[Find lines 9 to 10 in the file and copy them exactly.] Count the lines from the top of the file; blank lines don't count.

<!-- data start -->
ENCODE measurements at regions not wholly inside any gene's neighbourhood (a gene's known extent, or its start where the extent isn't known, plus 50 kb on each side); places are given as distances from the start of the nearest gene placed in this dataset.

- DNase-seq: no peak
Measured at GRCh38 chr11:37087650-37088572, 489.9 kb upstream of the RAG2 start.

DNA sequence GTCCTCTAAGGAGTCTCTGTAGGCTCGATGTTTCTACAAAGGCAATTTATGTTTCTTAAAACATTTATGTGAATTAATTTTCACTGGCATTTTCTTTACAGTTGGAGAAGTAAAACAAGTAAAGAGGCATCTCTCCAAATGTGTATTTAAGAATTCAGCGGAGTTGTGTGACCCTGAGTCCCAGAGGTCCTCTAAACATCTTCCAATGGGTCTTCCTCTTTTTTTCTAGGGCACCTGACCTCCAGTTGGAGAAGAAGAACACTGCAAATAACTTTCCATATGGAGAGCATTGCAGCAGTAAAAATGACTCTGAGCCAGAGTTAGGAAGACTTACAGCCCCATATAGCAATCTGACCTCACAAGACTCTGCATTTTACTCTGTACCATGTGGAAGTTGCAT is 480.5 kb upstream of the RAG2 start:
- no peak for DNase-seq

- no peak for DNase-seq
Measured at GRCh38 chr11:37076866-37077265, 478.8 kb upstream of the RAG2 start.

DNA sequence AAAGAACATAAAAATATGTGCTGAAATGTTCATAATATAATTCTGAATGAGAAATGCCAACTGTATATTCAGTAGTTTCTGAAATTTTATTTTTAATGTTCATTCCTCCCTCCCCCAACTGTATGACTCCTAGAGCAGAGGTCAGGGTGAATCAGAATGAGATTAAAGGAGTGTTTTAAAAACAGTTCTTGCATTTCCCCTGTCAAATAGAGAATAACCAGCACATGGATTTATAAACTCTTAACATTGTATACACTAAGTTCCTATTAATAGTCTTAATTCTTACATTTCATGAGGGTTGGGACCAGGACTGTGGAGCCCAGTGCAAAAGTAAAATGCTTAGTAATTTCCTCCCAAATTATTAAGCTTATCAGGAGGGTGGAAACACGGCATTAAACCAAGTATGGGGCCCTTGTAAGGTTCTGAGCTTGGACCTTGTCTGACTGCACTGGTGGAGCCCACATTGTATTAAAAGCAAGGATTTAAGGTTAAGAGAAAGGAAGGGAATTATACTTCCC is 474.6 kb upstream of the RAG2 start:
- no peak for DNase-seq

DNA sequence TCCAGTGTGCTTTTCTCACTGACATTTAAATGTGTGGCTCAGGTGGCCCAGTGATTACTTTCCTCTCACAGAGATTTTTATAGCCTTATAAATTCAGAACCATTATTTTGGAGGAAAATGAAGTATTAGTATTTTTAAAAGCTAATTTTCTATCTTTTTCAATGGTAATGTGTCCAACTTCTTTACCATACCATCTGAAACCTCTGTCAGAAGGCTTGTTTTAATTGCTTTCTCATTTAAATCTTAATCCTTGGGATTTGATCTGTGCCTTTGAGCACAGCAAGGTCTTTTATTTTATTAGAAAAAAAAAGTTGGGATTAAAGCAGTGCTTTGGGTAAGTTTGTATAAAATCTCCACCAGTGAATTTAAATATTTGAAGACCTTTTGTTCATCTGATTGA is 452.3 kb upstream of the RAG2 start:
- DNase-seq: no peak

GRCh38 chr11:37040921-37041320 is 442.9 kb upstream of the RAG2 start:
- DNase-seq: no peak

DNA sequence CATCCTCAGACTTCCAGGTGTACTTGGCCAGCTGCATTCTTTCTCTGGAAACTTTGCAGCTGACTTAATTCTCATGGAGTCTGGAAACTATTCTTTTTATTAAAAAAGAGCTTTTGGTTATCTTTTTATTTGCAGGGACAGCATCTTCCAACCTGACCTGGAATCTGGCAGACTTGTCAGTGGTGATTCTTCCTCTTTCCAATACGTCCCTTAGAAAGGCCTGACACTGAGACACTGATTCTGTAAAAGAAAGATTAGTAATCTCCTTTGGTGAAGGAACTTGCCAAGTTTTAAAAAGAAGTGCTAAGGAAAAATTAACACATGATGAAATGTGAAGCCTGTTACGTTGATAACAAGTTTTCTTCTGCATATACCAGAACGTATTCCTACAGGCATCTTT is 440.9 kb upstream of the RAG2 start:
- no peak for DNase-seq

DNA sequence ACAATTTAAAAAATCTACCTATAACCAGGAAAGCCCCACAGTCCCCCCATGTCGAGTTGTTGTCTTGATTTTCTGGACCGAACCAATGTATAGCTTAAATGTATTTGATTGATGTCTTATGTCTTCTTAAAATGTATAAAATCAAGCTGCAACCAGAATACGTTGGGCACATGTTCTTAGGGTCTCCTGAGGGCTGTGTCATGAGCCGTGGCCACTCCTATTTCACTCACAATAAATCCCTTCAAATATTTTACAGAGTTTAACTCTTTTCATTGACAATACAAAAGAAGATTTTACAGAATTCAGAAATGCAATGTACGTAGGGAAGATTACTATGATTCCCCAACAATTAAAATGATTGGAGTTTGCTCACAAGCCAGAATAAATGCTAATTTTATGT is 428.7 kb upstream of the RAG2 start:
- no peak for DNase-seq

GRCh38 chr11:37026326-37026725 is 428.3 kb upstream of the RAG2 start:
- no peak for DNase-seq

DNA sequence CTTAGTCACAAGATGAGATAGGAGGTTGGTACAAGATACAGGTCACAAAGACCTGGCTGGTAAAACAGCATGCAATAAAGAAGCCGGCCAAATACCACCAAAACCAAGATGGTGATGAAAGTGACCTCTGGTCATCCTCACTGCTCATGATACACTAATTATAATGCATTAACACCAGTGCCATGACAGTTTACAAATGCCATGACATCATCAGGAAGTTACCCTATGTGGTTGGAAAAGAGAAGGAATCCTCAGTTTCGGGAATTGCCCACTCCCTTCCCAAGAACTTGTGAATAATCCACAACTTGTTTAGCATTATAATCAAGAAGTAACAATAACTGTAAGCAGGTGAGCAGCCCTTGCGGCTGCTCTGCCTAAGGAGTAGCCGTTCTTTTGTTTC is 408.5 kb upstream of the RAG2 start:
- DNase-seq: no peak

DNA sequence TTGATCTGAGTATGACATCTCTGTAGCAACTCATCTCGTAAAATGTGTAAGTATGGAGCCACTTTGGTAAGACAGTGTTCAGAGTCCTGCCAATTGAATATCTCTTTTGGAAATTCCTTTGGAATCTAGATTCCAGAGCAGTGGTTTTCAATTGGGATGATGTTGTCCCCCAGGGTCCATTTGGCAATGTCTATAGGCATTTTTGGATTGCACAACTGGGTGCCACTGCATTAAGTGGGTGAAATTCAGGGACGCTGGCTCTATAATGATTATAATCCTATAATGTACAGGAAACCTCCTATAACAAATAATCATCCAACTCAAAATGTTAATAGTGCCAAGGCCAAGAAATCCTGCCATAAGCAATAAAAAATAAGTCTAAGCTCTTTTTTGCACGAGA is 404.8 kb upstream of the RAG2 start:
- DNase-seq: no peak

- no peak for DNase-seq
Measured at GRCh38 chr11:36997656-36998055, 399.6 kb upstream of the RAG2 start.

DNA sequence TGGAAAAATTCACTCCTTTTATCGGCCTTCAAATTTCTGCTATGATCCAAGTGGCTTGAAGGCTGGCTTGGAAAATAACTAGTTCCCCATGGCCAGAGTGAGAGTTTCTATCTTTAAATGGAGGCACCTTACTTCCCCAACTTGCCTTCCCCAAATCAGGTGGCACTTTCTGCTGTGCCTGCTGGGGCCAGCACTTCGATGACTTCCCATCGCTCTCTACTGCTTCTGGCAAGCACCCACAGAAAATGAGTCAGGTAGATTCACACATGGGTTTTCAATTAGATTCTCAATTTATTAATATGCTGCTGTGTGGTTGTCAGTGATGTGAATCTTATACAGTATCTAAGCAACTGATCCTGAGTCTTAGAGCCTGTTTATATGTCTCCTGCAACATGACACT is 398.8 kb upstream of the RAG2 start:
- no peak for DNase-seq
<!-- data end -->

- no peak for DNase-seq

DNA sequence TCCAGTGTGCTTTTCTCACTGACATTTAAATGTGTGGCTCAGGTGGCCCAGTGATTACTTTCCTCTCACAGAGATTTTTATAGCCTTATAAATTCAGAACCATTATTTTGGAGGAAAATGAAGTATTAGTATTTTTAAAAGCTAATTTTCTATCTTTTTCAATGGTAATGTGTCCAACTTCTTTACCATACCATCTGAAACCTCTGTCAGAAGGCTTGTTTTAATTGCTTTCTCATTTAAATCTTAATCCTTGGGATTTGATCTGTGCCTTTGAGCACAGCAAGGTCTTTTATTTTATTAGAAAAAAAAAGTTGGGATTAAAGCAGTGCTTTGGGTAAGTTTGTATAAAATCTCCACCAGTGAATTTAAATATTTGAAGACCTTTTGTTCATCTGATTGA is 452.3 kb upstream of the RAG2 start: